Economic recovery for MSMEs assured from FIST, CREATE bills

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A service crew waiting for the arrival of customers in their drive-thru service counter
Photo from THEPHILBIZNEWS

By Alithea De Jesus

With more than 50% of the MSMEs affected by the pandemic, no less than Finance Secretary Carlos Dominguez III assured the micro, small and medium enterprises (MSMEs) would benefit from the FIST, CREATE bills which are meant to help them get back on their feet.

Dominguez said two bills pending in the Congress—one on immediately slashing the corporate income tax (CIT) rate and another designed to free the banking system from bad loans and other non-performing assets (NPAs)—will benefit big firms as well as MSMEs hit by the pandemic.

The proposed Corporate Recovery and Tax Incentives for Enterprises Act (CREATE) will lower the CIT from the current 30 percent to 25 percent, which means tax breaks for 99 percent of business enterprises, which are the MSMEs, Dominguez said.

“The small and medium enterprises in this country have never had a tax break. It’s the big ones that go and register with PEZA (Philippine Economic Zone Authority (PEZA) (that are given tax) incentives,” Dominguez said during a recent briefing by the Development Budget Coordination Committee (DBCC) before the House appropriations committee.

Dominguez said the passage of CREATE, which will align the corporate tax rate with the ASEAN average, will make the Philippines the only government to provide tax breaks to MSMEs.

Under the current system, about 3,000 big companies enjoy incentives that let them pay discounted tax rates of between 6  and  13 percent of net income only, while small enterprises that make up 99 percent of local businesses and employ the majority of Filipino workers pay the regular CIT of 30 percent, which is the highest in the region.

Another pending legislative measure—the Financial Institutions Strategic Transfer (FIST) bill will allow banks to dispose of their NPAs through newly-formed asset management companies similar to the special purpose vehicles (SPVs) created in the 2000s in response to the 1997 Asian financial crisis.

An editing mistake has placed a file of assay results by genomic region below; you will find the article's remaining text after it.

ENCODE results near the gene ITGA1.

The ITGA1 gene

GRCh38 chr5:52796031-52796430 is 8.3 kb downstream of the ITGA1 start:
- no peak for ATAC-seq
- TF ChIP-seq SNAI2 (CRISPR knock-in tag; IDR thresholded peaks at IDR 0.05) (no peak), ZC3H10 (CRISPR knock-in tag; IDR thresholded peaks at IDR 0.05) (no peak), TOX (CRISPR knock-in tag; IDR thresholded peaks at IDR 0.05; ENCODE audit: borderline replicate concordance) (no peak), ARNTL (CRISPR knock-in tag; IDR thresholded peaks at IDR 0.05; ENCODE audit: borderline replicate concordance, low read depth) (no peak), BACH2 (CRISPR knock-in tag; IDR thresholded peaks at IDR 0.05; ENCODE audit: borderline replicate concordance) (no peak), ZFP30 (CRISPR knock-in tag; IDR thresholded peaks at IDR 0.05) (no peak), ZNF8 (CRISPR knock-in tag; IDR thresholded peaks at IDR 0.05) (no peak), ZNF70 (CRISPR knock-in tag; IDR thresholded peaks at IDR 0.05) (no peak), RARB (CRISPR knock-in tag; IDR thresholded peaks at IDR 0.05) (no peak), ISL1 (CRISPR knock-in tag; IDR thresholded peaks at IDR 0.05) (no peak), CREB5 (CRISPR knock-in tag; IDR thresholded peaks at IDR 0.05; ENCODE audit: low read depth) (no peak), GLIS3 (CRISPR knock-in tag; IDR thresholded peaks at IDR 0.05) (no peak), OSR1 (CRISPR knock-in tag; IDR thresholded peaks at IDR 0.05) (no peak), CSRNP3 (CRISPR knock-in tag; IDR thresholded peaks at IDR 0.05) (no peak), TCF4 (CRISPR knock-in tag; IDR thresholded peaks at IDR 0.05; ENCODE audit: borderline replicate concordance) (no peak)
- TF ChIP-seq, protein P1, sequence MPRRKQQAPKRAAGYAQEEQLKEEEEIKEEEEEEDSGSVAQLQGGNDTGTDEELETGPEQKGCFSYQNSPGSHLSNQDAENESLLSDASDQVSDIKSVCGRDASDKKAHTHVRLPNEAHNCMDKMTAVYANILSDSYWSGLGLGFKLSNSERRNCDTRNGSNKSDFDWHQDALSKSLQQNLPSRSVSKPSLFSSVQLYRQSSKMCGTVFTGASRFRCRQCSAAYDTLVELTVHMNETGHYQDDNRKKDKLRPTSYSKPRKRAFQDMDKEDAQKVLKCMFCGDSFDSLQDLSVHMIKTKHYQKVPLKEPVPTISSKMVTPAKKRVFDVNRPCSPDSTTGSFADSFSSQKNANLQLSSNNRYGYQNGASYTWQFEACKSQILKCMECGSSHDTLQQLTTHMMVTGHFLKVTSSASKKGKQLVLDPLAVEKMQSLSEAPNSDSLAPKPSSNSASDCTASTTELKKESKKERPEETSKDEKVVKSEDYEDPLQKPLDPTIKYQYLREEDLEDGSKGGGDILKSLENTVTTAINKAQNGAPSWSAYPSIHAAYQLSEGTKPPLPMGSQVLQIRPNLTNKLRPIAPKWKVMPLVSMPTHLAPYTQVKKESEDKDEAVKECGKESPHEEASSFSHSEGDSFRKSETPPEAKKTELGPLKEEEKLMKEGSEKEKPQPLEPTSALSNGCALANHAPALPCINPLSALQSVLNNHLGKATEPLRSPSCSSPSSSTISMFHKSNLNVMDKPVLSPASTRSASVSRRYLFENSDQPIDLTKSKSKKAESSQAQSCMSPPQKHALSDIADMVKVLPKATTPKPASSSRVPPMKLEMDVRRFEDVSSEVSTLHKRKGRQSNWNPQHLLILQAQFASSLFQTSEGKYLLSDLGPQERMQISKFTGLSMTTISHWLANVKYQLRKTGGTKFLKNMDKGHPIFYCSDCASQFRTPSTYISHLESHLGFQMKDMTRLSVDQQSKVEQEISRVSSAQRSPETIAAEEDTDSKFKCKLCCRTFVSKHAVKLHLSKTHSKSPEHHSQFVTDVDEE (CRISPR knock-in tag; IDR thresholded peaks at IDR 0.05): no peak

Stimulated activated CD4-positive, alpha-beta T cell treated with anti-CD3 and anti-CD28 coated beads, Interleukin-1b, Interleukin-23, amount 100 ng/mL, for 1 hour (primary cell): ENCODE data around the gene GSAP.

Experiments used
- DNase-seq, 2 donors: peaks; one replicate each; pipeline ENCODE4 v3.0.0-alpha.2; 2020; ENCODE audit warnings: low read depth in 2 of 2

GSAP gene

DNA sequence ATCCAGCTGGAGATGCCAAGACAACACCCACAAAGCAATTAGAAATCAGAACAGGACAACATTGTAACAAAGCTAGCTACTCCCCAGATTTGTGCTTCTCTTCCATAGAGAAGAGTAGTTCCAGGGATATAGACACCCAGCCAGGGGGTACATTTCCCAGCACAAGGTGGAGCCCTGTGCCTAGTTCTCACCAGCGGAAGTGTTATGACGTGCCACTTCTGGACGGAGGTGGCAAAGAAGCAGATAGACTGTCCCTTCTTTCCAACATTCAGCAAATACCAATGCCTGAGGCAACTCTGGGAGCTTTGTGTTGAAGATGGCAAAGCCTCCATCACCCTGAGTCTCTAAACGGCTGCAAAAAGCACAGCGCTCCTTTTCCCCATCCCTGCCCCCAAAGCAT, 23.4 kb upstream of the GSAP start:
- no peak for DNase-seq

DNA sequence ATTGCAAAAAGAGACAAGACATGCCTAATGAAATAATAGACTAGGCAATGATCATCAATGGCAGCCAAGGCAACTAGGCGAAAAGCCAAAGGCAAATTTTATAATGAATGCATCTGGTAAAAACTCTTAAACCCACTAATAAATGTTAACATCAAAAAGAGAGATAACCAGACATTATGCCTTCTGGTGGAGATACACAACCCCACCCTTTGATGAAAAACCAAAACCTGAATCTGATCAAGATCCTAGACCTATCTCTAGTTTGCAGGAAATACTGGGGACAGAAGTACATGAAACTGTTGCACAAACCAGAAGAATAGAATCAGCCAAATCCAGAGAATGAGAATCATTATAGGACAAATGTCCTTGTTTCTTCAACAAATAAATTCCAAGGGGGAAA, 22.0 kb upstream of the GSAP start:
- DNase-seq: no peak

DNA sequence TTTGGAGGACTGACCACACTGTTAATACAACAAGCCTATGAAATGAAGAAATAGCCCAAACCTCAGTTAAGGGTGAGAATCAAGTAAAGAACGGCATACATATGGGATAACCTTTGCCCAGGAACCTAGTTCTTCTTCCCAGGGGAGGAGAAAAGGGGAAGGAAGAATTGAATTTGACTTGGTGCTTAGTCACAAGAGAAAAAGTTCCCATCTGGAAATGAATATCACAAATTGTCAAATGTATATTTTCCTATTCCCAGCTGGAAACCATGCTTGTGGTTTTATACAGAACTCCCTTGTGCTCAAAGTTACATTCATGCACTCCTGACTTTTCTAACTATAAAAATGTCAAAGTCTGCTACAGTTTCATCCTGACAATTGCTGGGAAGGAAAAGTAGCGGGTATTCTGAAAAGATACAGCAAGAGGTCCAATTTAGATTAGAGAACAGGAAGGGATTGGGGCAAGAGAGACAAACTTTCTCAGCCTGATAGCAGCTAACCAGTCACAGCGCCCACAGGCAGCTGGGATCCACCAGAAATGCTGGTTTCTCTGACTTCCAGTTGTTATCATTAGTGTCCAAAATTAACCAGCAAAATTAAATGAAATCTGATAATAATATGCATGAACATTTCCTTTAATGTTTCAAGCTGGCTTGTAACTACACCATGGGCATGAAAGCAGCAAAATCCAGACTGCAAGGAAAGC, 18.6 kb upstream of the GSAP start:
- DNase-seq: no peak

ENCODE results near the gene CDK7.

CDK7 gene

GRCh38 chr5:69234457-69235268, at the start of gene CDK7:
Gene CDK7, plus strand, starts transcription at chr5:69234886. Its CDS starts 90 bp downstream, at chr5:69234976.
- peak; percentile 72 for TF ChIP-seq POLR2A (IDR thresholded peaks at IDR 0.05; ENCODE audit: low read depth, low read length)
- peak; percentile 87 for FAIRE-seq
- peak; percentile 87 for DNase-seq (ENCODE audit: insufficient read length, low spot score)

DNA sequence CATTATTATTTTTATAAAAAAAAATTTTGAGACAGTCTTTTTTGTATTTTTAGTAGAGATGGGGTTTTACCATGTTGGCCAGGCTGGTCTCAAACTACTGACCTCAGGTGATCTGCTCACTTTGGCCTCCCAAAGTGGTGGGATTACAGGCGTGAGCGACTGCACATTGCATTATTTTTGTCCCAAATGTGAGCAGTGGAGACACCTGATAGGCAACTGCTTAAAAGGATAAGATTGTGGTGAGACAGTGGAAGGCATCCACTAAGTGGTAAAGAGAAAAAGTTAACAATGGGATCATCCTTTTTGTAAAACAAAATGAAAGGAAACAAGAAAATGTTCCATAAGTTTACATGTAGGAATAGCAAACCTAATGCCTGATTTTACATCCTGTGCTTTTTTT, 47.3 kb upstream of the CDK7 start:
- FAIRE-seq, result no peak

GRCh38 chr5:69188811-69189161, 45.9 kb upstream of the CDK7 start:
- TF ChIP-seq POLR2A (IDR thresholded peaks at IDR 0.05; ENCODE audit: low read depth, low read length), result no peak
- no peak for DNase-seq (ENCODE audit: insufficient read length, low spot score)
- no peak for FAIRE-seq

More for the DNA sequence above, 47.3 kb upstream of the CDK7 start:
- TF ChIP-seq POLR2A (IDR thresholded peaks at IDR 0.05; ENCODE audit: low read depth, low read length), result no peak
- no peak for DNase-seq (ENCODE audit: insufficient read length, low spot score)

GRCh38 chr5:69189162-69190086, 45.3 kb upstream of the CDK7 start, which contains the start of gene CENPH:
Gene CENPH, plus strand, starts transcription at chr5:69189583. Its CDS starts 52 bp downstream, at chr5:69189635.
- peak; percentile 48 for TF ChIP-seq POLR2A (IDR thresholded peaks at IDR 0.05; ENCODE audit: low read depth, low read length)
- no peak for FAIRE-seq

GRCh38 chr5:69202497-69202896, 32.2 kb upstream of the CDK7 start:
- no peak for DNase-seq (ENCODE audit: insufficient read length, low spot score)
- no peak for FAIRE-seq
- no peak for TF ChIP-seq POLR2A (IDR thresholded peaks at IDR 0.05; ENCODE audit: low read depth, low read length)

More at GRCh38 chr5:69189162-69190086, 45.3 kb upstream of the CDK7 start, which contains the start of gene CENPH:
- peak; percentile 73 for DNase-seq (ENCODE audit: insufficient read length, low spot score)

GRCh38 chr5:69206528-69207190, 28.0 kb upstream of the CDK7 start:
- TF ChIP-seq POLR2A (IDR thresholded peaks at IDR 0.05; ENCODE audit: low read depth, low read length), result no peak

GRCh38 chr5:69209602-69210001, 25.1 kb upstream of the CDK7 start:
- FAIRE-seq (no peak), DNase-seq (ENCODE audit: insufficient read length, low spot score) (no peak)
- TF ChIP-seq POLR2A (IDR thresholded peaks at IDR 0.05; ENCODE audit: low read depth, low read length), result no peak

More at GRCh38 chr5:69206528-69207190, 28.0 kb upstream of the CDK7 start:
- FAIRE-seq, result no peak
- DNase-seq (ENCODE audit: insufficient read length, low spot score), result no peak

Dominguez said that clearing the books of banks of roughly P1 trillion of bad loans and other NPAs will, in turn, enable them to lend another P3.5 trillion to private businesses, most of them MSMEs.

“Without the FIST bill, the economy is going to be worse off and the worst hit is going to be the small and medium enterprises,” Dominguez said. “Allowing banks to clear their books allows them, actually, to have more money for small and medium enterprises.”

On top of these two pending bills, Dominguez said the Monetary Board (MB), for the first time ever, allowed loans to MSMEs to be used by banks as compliance with their reserve requirements.

Preliminary data from the Bangko Sentral ng Pilipinas (BSP) show that as of July 23, around 97 banks have disbursed loans to MSMEs, which increased the reserve requirement balance from MSME loans to an average of P84.2 billion.

This was more than seven times the P9.9-billion average daily balance of MSME loans used by 55 banks as alternative compliance with the reserve requirement as of end-April, the BSP said.

In his 5th State-of-the-Nation Address (SONA), President Duterte called on the Congress to pass the CREATE and FIST bills as part of the government’s comprehensive economic recovery plan for the Philippines to rise above the crisis triggered by the COVID-19 pandemic.

On top of immediately reducing the CIT to 25 percent, CREATE will also provide the government flexibility in the grant of fiscal and non-fiscal incentives to corporations and investors, which will be critical as the country competes internationally for high-value investments in the post-pandemic era.

The CIT cut alone will free up around P42 billion in the capital for businesses in the first year of CREATE’s implementation, Dominguez said.

For the succeeding five years when the tax would be reduced by 1 percentage point every year until it goes down to 20 percent, the total estimate is around P625 billion in foregone revenues for the government but which will translate into additional capital for businesses, mostly MSMEs.

The FIST bill will allow the formation of Financial Institutions Strategic Transfer Corporations (FISTCs) that will absorb the financial risks of distressed banks.

Dominguez said enacting the FIST law will preserve the asset quality of banking institutions and ensure the continued strength of the financial sector, which, in turn, will help the economy recover faster from the COVID-19 pandemic.

The FIST Act is an “improved version” of the old SPV law, and will help the financial system mobilize credit for the productive segments of the economy, Dominguez said.

FIST will also encourage the private sector, government financial institutions (GFIs) and government-owned or -controlled corporations (GOCCs) to help rehabilitate distressed businesses, he added.

The measure provides tax incentives to defray the transaction and transfer costs of NPAs to the would-be asset management companies.

Dominguez said this would entail foregone revenues of between P3.3 billion and P13 billion every year for the next five years to clear the books of banks of bad loans and to keep the economy going.

“We believe that the economic benefits of strengthening the financial sector through this effort outweigh the fiscal costs of doing so,” he said.

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